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The Ruger LC9s is my Goldilocks gun. It isn’t the sexiest gun (too hot!), it isn’t the most “operator” (too cold!), but it’s just right for me. I’m 5’7” and reasonably slim. I started with a Kel-Tec P3AT (seen peeking down from the top of the photo) that I still pocket carry and take on runs. I’ve read some scathing opinions on the gun, but mine has given me nothing but reliable feeds and fires. I then procured the .357 magnum Smith & Wesson 640-1 (no lawyer lock) in the pic. I still carry that gun from time to time, but I wanted something thinner, lighter, and in 9mm Luger. Lao Tzu famously said, “The journey to the perfect carry gun begins with a single click.” Or something like that. So I took his advice and went to that fortress of truths we call the internet . . .

I like to think of myself as data-driven, so I chose the gun that met all my criteria: smallest footprint, handles +P ammo, good reliability. That gun was the SIG SAUER P290. It’s a good gun, but there is such a thing as too small – rather than a two-fingered grip, I was lucky to get one-and-a-half on that gun, and I have small girly hands. Plus, it just didn’t carry right for me.

That’s when I decided to “man up” and get a GLOCK 26. Again, the data and thousands of satisfied users favored the Baby GLOCK, and my wife’s preference for a GLOCK 19 sealed the deal. But again, it didn’t feel right. Whereas the P290 felt too small, the GLOCK just felt too…intrusive. I now understood what people meant when they compared GLOCKs to bricks and two-by-fours. (Plus that damnable Pearce grip extension pinched me every effing time I shot it!) So I found myself carrying the P3AT more and more.

Then I walked into my local gun store and saw the LC9s. Ruger had just announced its release a week earlier, so I was skeptical of buying a 1.0 model. But when I broke the gun down and looked at the internals, I knew this was my new EDC gun. Ruger had fixed everything that kept me from buying an LC9 – they had removed the pop-up loaded chamber indicator, added a robust recoil spring to handle +P loads, and installed a smooth, crisp trigger that spanked the GLOCK’s six ways to Sunday.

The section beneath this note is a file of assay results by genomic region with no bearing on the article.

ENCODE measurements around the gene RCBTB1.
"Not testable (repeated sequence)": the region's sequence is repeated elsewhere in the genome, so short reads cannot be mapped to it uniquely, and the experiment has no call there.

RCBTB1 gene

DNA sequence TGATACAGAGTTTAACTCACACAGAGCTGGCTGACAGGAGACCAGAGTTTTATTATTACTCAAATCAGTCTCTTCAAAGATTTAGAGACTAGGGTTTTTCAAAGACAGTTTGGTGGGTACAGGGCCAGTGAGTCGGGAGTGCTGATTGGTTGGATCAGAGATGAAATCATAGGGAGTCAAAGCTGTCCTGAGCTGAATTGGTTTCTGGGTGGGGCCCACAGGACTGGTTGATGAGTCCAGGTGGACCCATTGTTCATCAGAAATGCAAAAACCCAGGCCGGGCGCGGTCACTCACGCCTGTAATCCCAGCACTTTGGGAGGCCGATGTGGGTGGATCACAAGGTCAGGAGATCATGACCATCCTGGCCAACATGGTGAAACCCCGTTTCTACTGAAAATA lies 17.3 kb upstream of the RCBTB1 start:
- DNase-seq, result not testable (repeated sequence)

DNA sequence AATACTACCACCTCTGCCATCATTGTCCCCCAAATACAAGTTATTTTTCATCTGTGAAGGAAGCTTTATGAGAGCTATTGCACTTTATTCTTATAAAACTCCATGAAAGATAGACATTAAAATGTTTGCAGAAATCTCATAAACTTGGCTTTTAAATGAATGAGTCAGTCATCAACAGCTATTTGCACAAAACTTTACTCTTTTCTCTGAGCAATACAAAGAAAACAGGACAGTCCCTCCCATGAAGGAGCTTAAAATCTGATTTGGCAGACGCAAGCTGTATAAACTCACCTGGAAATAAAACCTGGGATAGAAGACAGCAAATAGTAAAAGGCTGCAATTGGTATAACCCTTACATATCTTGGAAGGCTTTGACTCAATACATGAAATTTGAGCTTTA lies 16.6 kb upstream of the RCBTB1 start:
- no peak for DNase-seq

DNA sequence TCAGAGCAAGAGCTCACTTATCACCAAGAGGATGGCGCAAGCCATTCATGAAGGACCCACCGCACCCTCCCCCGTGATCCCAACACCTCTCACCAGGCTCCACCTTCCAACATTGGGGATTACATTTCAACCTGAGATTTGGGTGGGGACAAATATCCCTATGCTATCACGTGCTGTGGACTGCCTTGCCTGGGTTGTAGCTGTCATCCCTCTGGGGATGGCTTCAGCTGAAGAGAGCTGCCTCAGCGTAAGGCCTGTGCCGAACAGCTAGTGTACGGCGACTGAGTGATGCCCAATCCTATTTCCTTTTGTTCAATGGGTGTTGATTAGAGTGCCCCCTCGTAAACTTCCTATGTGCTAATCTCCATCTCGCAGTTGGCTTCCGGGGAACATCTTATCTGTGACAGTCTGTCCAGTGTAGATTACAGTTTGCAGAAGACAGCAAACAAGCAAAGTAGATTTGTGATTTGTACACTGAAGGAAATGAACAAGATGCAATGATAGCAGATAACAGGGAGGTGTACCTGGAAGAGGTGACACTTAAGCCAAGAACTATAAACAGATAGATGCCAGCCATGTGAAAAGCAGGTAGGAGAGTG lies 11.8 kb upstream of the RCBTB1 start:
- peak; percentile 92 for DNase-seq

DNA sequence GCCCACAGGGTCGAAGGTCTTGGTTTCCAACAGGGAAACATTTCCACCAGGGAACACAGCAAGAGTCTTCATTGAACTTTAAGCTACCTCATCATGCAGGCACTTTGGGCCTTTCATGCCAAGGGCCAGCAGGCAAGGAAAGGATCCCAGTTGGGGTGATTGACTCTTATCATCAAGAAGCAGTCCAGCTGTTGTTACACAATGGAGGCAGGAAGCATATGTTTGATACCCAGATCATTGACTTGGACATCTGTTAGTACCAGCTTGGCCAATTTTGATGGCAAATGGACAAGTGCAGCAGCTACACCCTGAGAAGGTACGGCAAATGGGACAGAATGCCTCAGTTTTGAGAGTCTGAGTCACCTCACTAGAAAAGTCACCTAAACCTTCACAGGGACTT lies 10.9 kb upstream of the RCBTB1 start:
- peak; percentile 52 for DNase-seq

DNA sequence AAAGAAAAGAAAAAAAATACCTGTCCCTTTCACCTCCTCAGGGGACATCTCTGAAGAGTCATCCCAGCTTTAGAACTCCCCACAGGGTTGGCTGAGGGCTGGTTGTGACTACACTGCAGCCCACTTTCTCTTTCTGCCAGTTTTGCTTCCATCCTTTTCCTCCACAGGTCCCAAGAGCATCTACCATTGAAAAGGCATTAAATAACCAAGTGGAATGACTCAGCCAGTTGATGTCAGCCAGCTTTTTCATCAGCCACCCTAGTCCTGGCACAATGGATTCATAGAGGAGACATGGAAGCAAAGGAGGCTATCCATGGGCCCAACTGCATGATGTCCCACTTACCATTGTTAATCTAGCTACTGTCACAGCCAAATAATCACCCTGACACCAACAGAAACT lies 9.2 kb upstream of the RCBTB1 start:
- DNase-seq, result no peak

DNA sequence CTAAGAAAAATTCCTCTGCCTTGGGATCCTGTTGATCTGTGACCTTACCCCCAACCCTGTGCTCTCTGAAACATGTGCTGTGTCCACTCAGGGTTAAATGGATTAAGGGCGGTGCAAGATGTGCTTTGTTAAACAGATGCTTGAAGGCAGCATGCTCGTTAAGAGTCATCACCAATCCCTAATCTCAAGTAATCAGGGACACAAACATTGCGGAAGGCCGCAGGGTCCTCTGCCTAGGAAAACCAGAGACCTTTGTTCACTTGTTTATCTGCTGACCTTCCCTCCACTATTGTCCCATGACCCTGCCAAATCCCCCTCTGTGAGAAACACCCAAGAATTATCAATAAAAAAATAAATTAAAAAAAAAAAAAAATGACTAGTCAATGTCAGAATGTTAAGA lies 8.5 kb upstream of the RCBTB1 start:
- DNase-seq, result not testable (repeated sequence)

I reluctantly left the gun behind, combed the interwebz for some initial reviews (all glowing), then returned that afternoon and plunked down my Visa. I took it and the Glock 26 to the range with three friends. They all agreed the Ruger shot better than the GLOCK and exhibited better inherent accuracy. I sold the G26 and didn’t look back.

How does the LC9s shoot and carry? Truth be told, I shoot the Ruger about as well as I shot the GLOCK 26. Both are very light and let you know it when striker meets primer. But the LC9s is easy to control and keep on target, and I feel 100% confident with it. As for carrying, the LC9s is taller than the G26 and SIG P290 and only slightly slimmer in the slide. And yet it carries very well on my body and disappears even under slim-fit shirts, possibly due to the sloped rear profile (unlike the squarer-than-Huey Lewis GLOCK).

I alternate between a NorCal Kydex Humboldt holster and a Mitch Rosen Clipper, depending on my mood. I can even carry it in the pocket easier than the SIG. Maybe the extra length and width distribute the 17 ounce (unloaded) weight better. Who knows? What I do know is the numbers don’t tell the whole story. I also know I’m at the end of my quest for the perfect carry gun, which makes me a little sad. Then again, there is the LC9s Pro….